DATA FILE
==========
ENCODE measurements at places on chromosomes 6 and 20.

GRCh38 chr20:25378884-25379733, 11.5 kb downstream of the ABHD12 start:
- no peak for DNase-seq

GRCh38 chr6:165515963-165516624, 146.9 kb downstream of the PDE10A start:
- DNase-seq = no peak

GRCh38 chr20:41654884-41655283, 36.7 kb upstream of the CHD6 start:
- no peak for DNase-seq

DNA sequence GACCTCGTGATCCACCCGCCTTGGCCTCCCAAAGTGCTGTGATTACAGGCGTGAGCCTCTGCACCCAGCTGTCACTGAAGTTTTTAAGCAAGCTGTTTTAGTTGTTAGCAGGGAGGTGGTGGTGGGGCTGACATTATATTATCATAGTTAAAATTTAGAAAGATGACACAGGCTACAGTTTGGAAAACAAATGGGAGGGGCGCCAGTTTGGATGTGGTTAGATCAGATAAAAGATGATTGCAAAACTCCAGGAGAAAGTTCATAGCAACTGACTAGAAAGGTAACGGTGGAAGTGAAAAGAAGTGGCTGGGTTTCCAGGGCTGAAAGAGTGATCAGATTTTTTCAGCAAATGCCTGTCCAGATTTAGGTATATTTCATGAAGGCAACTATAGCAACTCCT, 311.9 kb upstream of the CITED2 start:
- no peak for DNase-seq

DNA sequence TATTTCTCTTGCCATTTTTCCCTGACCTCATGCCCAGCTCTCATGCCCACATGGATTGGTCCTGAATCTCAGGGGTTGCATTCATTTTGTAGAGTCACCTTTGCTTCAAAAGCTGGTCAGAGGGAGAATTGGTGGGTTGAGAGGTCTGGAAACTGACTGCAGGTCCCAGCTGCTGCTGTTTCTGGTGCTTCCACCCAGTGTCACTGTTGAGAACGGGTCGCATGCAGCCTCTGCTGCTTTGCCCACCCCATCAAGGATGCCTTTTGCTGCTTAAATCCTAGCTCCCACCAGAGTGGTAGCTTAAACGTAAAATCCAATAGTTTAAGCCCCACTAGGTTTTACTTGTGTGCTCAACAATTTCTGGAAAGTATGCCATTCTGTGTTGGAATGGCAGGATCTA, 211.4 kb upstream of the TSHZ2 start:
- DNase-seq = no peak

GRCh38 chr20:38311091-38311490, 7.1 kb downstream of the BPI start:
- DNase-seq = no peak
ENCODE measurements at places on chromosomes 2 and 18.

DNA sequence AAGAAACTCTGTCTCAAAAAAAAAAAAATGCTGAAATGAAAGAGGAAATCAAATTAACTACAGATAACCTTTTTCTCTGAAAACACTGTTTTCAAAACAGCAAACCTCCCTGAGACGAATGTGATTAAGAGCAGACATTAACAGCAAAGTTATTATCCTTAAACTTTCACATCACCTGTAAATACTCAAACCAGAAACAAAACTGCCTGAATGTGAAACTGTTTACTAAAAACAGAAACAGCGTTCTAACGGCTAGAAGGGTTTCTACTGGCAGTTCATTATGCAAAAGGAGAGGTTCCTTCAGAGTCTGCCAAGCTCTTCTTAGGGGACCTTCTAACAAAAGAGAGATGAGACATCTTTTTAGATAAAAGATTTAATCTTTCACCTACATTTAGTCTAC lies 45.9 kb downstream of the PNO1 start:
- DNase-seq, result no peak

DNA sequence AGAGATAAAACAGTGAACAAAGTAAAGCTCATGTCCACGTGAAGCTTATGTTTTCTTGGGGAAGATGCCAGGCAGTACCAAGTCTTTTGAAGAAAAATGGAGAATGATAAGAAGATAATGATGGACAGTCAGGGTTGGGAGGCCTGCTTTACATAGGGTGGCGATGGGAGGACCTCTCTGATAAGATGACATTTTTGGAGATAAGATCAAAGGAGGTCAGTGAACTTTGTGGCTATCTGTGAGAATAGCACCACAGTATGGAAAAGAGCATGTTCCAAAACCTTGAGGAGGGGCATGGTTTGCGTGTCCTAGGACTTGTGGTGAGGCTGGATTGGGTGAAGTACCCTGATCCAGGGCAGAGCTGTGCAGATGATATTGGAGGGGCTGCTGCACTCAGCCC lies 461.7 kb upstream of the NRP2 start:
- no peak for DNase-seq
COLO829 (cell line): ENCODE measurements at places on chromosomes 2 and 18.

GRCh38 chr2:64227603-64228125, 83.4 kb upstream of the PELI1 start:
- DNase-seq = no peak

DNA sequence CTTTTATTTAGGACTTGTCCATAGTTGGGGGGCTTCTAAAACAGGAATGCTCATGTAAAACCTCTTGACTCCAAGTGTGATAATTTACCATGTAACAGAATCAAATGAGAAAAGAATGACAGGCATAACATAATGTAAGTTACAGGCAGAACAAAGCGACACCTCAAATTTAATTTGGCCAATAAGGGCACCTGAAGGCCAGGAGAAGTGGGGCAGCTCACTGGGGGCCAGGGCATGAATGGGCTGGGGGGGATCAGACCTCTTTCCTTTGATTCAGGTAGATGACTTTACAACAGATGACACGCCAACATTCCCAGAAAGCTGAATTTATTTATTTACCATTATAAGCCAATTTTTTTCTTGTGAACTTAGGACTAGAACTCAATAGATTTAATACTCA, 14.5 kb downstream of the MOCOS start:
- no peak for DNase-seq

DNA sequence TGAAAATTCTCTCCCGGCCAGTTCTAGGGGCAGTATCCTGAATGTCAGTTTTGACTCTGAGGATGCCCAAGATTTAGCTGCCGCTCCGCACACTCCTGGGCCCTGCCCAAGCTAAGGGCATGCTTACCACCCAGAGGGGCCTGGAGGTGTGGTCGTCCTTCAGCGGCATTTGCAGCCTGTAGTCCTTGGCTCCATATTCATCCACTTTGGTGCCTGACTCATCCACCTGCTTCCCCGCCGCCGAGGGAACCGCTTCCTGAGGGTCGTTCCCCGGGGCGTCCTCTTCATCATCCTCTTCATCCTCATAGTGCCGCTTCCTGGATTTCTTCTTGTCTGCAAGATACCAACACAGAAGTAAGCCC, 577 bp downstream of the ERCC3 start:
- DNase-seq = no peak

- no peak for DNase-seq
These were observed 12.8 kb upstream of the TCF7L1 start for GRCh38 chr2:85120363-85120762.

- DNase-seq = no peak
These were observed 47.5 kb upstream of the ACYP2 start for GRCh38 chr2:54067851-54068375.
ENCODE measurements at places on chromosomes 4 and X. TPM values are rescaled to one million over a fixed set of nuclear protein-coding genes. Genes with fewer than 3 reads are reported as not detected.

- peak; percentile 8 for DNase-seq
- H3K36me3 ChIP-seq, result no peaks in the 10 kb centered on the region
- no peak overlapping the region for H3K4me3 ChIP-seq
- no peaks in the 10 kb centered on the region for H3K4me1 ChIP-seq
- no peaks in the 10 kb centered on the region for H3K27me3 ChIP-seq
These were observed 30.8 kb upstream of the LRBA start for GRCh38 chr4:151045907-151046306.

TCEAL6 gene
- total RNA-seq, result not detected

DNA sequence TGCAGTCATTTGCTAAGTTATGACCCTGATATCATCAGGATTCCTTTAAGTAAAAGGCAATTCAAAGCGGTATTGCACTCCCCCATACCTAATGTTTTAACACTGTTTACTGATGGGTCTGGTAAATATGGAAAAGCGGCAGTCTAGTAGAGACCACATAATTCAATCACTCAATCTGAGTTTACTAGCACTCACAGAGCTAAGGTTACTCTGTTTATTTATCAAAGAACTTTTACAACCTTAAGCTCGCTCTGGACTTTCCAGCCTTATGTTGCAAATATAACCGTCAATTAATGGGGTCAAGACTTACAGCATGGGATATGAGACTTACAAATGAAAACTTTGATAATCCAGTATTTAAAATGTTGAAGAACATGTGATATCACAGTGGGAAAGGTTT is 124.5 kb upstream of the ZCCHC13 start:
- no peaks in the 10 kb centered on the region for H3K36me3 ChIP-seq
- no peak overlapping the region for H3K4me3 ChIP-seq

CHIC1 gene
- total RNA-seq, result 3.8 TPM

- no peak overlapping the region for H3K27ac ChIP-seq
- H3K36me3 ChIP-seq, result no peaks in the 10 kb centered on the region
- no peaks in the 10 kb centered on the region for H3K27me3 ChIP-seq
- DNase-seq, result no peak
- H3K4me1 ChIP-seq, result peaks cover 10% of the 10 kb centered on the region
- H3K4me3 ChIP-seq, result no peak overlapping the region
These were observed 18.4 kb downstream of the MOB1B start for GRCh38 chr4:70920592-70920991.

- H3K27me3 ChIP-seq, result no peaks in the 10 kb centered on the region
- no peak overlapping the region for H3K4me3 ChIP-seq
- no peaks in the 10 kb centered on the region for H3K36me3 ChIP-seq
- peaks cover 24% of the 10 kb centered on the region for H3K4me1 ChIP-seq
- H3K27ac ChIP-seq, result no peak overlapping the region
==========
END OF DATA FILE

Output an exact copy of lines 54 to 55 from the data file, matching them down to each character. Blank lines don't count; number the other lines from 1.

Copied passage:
- peaks cover 24% of the 10 kb centered on the region for H3K4me1 ChIP-seq
- H3K27ac ChIP-seq, result no peak overlapping the region